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By: Jamie Simpson
It's winter and most of the garden has gone to sleep. But that doesn't mean that the gardener has nothing to do. Later winter, after all, is a time when many gardeners prune their deciduous shrubs and trees. Winter pruning encourages new shoots and leafy growth, though winter probably isn't the best time to prune fruit trees, because the new shoots don't produce fruit as abundantly as a few strong branches.

However, some gardeners who live in places with milder winters can garden all year. Vegetables like kale or broccoli actually benefit from a bit of frost. The bugs and diseases are pretty much gone and the need for watering is much reduced.

For the gardener who's still out there in the winter and wants to give their shrubbery a bit of pruning, here are some tools that should be in the garden shed.

Hand Saw
This saw is for a tree with large limbs that have to be removed, either because the limbs are dead or sick or they're rubbing up against each other. A good saw would be about 61 to 91 cm long, with teeth that are about 2.5 to 5 cm. Saws with large, well-spaced teeth cut better and faster than saws with small teeth set close together.

Hand Pruner
Hand pruners are for smaller branches that are about 1.3 to 2.5 cm in diameter.

These are instruments for tackling those tangled, high-up limbs of old or damaged wood. A good lopper has a handle made of aluminum or fiberglass and can be from 41 to 61 cm or 76 cm long. Another, even longer pruning tool would be a pole pruner, which can telescope form two to four meters. It too should have a fiberglass pole, especially if there's any chance of it touching an electrical wire. The head should be cast meal and it should have a chain and gear mechanism.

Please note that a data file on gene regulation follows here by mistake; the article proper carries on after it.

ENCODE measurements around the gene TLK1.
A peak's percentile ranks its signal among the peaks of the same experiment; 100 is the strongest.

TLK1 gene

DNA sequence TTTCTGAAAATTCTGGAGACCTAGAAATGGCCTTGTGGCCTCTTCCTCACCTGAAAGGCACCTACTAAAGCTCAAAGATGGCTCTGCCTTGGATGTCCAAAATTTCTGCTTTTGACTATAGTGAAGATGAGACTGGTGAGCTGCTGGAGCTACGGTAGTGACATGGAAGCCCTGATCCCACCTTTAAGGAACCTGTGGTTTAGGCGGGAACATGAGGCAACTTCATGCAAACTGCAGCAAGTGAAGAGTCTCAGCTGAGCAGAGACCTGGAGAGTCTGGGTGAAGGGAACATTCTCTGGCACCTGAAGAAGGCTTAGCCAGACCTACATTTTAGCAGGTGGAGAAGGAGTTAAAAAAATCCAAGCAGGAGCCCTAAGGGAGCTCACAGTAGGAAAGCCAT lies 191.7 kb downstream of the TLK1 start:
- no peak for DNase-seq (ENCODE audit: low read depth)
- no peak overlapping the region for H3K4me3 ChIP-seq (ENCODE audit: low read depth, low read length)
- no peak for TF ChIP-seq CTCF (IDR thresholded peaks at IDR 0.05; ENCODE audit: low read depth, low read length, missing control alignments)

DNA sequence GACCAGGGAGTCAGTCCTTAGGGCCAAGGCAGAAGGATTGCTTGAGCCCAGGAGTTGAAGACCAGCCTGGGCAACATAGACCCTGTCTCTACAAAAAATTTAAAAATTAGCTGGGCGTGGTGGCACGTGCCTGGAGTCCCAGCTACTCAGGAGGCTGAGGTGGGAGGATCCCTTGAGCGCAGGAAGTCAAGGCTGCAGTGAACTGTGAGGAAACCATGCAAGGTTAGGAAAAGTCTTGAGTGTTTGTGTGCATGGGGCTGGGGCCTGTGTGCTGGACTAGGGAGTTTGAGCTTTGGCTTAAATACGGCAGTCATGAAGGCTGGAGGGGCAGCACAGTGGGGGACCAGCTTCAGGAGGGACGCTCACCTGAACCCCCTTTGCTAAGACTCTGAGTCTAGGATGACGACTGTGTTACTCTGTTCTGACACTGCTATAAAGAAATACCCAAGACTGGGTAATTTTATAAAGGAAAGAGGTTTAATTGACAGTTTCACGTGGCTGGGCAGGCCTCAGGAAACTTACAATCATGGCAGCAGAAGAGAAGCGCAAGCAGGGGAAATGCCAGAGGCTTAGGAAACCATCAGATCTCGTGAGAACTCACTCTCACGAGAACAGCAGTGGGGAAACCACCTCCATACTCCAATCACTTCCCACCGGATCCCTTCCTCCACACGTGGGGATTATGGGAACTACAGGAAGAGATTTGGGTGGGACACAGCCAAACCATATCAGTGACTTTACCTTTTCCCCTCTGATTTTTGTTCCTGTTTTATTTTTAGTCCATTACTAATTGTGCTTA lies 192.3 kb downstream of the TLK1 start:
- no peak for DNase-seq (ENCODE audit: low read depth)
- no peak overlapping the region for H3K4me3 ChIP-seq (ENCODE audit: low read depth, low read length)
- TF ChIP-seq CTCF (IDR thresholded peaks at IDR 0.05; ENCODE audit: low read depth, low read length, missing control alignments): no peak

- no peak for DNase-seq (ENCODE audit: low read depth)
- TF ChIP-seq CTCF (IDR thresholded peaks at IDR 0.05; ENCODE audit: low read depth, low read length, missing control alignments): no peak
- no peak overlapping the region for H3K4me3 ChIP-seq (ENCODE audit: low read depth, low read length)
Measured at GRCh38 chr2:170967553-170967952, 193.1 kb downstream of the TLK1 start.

The best ladder for pruning has three legs for sturdiness and is also made out of aluminium. Ladders should be from two to five meters tall.

Floating Row Covers and Wire Hoops
Very lightweight and synthetic fabrics are used to cover plants in the garden and protect them during the winter. Some of the covers are translucent enough to let in most of the sunlight, so they don't have to be taken down during the day. Water can also pass through these row covers. They protect plants to a temperature of - 4.5 degrees.

Evergreen plants like yew can be damaged from snow and ice. The gardener can guard against this by connecting a heavy twine at the bottom of the plant and spiralling it up to the top and then back down again. The twine should be removed when spring comes.

Burlap and Stakes
Burlap can be fastened on stakes around young trees and shrubs or plants that aren't quite winter hardy to protect them from the south and west wind. Burlap also protects plants from drying out.

Plastic Collars
Critters like rabbits or voles might want to make a meal of the bark of garden plants when their usual food is covered in snow. The gardener can spray the bottoms of the trees with rodent repellent, then fit the trees with plastic collars. Again, they should be removed in spring.


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